From USA Today:
Federal tax revenue plunged $138 billion, or 34%, in April vs. a year ago — the biggest April drop since 1981, a study released Tuesday by the American Institute for Economic Research says.
When the economy slumps, so does tax revenue, and this recession has been no different, says Kerry Lynch, senior fellow at the AIER and author of the study. “It illustrates how severe the recession has been.”
For example, 6 million people lost jobs in the 12 months ended in April — and that means far fewer dollars from income taxes. Income tax revenue dropped 44% from a year ago.
“These are staggering numbers,” Lynch says.
Chart Source: American Institute for Economic Research
Read more about the graphic below and offshore tax havens at the New York Times.
It took until the end of his remarks, but the president finally got to the issue that just about every American agrees on when it comes to taxes: They are way too complicated.
Today, President Barack Obama talked about the supposed tax cut for 95% of Americans. I’ve heard estimates that range the savings from between $7 to $17 per month for taxpayers. Obama calls this “broad and sweeping,” I don’t. Then the president talked about small business. Small businesses have actually gotten some tax relief under the president’s and Congressional action.
Then, there was discussion about tax credits for student borrowing and home buying. The problem with attainability of higher education for the dwindling American middle class is not a tax issue, although the $2,500 tax credit for each of four years your kid is in school will help. The problem is the explosion in tuition cost. In the early 1990s, my tuition at a respectable state school in Ohio was around $5,000 per year. That same state school is now $9,000 per year.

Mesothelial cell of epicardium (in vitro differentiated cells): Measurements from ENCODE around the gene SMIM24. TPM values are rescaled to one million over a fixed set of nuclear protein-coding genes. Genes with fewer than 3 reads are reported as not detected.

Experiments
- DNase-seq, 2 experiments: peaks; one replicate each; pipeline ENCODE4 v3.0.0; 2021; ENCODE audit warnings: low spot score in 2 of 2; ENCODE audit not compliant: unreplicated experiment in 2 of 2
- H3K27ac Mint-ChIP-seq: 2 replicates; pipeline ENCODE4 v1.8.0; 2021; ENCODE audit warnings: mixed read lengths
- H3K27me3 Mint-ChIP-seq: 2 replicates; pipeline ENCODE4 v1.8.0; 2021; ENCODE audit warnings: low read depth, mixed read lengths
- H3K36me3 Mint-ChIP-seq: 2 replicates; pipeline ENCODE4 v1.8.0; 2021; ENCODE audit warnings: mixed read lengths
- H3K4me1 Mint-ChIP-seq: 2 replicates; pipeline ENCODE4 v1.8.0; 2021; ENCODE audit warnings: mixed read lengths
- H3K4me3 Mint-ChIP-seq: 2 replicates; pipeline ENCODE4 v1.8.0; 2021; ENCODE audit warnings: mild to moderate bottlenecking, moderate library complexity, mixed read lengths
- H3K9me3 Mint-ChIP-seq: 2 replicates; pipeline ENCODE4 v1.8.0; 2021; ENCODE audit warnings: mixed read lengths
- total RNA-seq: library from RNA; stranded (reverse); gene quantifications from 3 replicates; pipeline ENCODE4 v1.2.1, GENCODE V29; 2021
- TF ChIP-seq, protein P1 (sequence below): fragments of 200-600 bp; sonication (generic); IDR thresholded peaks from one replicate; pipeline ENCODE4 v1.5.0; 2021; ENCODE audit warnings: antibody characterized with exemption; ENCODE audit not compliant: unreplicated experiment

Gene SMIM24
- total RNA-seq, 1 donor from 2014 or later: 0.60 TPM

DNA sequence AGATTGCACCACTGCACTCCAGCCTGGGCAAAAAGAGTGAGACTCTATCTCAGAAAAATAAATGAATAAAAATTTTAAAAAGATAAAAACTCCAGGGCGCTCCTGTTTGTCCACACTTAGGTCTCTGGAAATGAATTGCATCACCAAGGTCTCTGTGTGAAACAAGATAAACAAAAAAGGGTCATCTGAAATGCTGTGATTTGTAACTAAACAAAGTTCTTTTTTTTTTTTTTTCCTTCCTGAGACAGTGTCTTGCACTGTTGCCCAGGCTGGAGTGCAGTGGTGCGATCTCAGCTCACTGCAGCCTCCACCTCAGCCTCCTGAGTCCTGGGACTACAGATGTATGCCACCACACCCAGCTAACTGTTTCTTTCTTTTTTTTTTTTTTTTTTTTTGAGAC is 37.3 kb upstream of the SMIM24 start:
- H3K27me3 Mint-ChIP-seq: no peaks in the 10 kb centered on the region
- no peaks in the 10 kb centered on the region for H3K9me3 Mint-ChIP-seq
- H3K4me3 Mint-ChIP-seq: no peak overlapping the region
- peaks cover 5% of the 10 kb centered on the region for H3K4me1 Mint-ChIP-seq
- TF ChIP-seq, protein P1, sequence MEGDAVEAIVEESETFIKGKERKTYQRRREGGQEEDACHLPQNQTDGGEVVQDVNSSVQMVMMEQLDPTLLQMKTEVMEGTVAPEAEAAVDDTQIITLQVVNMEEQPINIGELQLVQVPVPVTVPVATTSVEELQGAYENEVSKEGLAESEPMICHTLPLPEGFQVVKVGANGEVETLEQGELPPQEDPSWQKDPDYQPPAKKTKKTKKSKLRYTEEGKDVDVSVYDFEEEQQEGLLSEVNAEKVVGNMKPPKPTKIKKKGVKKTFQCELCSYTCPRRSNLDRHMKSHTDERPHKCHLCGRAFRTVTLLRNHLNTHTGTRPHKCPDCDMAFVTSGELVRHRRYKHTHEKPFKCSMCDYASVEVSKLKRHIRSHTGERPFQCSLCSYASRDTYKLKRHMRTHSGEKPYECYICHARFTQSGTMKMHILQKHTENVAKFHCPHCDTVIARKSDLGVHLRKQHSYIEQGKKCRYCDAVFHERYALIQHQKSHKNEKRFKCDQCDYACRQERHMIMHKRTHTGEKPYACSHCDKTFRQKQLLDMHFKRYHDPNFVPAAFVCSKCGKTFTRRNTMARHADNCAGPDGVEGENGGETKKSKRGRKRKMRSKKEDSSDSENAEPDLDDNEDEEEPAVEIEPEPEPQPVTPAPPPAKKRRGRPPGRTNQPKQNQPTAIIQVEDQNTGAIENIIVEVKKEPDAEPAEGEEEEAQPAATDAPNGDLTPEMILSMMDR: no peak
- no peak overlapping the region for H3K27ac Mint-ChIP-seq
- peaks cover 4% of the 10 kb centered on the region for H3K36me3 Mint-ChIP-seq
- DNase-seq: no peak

After extolling the virtue of the first-time home buyer $8,000 tax credit and “fiscal discipline,” the president got to the subject which enflames everyone from those who willingly pay their taxes to those who do everything in their power to avoid paying an extra red cent:
Finally, we need to simplify a monstrous tax code that is far too complicated for most Americans to understand, but just complicated enough for the insiders who know how to game the system. So I’ve already started by asking Paul Volcker and my Economic Recovery Board to do a thorough review of how to simplify our tax code, and to report back to me by the end of this year. It’s going to take time to undo the damage of years of carve-outs and loopholes. But I want every American to know that we will rewrite the tax code so that it puts your interests over any special interests. And we’ll make it easier, quicker and less expensive for you to file a return, so that April 15th is not a date that is approached with dread every year.
If the day ever comes when the tax code is re-written put “your interests over any special interests,” I’ll eat this text on a sheet of paper. Here’s what the Washington record is on special interests in just the last nine months or so:
- $700 billion TARP bailout for banks, insurance companies and brokers